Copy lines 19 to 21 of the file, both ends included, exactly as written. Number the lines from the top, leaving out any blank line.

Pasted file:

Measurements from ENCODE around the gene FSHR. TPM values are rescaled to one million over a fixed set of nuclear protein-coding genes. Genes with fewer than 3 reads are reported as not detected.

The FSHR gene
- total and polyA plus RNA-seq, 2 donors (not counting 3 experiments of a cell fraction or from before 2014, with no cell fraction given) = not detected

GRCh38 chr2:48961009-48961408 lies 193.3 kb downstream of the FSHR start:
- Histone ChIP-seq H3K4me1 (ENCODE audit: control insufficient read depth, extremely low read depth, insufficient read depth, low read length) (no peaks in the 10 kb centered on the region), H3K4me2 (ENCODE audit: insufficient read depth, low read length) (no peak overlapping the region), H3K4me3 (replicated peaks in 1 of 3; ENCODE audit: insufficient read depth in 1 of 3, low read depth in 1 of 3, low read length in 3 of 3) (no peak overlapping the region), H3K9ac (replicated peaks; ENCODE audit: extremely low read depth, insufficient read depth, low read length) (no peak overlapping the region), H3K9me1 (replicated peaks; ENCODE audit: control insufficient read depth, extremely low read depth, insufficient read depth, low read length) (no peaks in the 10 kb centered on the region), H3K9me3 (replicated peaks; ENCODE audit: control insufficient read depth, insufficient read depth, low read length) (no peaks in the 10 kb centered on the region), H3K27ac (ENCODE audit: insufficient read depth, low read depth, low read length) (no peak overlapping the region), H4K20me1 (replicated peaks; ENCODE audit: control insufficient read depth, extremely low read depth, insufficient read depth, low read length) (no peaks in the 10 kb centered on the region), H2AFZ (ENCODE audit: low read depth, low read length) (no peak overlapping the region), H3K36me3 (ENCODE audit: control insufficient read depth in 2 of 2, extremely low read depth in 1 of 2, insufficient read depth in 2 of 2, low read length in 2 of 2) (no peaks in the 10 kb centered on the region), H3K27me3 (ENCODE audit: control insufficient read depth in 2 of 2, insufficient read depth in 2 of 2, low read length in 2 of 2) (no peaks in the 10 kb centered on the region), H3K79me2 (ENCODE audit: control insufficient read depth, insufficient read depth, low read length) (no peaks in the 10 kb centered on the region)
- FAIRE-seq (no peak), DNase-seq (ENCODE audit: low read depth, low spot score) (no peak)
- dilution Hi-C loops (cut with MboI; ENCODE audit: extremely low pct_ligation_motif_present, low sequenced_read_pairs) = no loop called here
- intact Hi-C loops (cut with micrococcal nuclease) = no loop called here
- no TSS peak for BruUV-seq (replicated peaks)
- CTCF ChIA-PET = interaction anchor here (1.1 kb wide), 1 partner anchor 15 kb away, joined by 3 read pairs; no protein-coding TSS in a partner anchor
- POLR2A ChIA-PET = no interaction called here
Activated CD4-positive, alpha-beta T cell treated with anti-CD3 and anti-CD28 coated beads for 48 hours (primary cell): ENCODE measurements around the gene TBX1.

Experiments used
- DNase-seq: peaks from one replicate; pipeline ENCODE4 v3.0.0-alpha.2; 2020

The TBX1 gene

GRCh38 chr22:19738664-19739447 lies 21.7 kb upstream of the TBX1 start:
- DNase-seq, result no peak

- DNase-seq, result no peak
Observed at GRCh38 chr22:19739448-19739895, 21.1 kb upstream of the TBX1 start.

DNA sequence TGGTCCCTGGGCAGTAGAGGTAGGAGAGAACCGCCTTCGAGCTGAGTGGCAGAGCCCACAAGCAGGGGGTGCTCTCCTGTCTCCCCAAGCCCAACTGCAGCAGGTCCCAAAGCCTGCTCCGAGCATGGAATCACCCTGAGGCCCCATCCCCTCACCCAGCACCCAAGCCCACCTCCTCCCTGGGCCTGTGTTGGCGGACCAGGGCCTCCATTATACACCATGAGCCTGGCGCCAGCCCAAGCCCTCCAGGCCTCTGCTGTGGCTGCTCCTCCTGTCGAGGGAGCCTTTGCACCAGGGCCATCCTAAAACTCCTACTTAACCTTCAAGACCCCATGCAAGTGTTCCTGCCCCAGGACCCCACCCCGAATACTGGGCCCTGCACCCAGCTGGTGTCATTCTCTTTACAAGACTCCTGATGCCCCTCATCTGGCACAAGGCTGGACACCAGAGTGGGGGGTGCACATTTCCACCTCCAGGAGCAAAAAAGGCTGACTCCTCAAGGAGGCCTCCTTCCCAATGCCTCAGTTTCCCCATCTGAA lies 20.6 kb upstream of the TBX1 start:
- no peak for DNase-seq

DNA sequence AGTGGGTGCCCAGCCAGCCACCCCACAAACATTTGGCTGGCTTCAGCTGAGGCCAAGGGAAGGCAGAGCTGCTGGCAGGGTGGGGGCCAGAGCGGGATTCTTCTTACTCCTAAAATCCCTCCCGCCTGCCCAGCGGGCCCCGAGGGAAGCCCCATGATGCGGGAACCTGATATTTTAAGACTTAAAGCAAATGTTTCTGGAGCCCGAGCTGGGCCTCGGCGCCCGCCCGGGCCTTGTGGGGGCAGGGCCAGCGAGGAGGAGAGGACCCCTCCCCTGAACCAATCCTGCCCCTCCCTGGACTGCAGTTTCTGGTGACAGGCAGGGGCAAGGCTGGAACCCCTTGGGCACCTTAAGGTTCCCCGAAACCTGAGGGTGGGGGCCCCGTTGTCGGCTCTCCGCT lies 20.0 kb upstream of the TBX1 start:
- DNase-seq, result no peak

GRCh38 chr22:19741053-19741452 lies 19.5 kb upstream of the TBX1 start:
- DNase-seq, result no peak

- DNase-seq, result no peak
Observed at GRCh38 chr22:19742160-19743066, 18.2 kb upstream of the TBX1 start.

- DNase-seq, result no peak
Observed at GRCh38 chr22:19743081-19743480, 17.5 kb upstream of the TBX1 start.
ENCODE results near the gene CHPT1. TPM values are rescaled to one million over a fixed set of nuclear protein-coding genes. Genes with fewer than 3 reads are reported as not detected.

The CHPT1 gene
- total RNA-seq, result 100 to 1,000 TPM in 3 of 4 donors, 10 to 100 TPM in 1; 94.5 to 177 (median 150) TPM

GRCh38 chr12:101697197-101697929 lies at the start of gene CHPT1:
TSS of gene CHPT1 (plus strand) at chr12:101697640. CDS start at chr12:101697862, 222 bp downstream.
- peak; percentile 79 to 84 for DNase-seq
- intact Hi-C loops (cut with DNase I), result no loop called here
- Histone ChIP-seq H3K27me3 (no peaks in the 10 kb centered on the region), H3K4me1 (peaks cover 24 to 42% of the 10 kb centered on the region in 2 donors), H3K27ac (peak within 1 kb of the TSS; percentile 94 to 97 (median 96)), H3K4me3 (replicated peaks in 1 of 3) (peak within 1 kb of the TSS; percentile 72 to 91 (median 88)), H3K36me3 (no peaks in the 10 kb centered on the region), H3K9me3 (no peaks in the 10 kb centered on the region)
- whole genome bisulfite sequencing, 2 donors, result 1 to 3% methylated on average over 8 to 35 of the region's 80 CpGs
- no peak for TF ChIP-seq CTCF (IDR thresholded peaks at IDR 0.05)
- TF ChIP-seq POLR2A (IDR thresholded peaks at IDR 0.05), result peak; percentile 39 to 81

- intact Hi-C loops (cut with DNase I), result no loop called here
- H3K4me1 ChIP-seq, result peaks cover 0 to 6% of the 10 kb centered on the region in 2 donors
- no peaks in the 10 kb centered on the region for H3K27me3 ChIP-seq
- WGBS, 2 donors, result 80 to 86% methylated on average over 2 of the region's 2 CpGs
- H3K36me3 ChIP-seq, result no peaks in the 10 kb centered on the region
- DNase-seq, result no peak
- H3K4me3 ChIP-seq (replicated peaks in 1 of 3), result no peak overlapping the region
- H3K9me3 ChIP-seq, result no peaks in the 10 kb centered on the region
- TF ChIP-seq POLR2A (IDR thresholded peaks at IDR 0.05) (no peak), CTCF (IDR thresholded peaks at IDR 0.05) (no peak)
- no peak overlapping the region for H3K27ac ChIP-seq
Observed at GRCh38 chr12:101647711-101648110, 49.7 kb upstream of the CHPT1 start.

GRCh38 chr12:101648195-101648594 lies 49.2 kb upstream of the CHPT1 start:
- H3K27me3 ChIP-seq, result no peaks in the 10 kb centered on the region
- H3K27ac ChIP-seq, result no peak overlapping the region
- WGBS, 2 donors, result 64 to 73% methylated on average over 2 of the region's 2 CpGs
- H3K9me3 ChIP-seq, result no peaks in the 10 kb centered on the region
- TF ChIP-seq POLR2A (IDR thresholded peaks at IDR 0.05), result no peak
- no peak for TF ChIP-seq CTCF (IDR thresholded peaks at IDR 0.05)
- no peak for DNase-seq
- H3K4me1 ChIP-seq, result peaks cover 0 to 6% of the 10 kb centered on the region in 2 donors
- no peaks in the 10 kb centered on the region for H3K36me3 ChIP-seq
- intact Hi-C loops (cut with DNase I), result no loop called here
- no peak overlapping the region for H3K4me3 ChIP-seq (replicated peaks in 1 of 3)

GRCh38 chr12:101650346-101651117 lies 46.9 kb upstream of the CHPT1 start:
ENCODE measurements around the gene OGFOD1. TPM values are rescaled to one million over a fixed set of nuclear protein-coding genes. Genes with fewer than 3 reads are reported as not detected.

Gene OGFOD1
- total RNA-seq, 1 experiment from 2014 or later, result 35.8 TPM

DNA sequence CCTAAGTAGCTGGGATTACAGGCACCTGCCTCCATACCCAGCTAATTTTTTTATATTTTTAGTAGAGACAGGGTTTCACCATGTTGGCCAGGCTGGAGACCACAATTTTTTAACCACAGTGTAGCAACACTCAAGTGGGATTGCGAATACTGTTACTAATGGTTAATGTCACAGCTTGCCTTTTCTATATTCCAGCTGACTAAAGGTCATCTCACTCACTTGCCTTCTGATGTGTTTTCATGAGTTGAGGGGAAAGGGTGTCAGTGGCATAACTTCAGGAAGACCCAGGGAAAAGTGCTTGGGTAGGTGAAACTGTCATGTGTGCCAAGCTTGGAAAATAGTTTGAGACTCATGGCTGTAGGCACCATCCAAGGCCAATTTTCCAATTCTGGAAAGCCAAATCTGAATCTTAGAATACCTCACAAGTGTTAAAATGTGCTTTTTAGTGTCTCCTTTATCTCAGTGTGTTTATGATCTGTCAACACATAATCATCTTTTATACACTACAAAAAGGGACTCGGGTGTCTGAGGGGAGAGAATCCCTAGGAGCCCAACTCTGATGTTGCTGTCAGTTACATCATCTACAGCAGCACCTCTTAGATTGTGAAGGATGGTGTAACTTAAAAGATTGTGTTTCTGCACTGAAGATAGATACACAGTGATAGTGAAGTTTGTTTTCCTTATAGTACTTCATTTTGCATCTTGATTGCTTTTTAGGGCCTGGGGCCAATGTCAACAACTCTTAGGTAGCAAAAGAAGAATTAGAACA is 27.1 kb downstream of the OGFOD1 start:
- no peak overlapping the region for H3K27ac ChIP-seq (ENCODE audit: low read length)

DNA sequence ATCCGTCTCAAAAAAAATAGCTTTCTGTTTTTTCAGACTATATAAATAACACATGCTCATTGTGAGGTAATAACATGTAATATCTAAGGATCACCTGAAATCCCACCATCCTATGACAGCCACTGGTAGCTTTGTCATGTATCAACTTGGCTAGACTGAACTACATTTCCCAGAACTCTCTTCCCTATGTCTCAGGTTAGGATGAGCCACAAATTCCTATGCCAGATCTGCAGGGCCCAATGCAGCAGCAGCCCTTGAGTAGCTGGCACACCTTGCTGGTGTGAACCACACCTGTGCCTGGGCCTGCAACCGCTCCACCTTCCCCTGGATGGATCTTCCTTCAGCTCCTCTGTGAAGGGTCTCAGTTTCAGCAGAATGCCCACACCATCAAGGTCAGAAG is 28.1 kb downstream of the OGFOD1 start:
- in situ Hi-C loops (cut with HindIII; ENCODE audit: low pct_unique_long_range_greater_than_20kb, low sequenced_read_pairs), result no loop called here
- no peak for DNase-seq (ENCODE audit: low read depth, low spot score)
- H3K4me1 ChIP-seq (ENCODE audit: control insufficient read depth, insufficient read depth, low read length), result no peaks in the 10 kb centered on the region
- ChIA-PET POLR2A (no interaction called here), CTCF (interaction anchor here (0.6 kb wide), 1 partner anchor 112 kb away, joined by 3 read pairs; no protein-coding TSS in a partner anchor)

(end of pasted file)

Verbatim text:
Observed at GRCh38 chr22:19739448-19739895, 21.1 kb upstream of the TBX1 start.

DNA sequence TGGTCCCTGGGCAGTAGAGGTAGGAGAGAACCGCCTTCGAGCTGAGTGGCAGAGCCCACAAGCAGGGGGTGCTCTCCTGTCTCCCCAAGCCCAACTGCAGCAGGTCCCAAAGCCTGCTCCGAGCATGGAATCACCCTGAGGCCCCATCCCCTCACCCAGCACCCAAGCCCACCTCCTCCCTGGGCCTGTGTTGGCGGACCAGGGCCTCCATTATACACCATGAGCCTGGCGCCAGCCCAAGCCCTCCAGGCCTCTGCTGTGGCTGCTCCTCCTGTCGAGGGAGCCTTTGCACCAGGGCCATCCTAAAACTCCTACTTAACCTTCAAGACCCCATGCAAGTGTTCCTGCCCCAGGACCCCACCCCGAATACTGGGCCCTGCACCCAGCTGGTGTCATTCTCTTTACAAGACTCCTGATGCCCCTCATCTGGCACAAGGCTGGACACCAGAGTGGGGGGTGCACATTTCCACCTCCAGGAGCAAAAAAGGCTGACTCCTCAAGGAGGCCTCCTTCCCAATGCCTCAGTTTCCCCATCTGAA lies 20.6 kb upstream of the TBX1 start:
- no peak for DNase-seq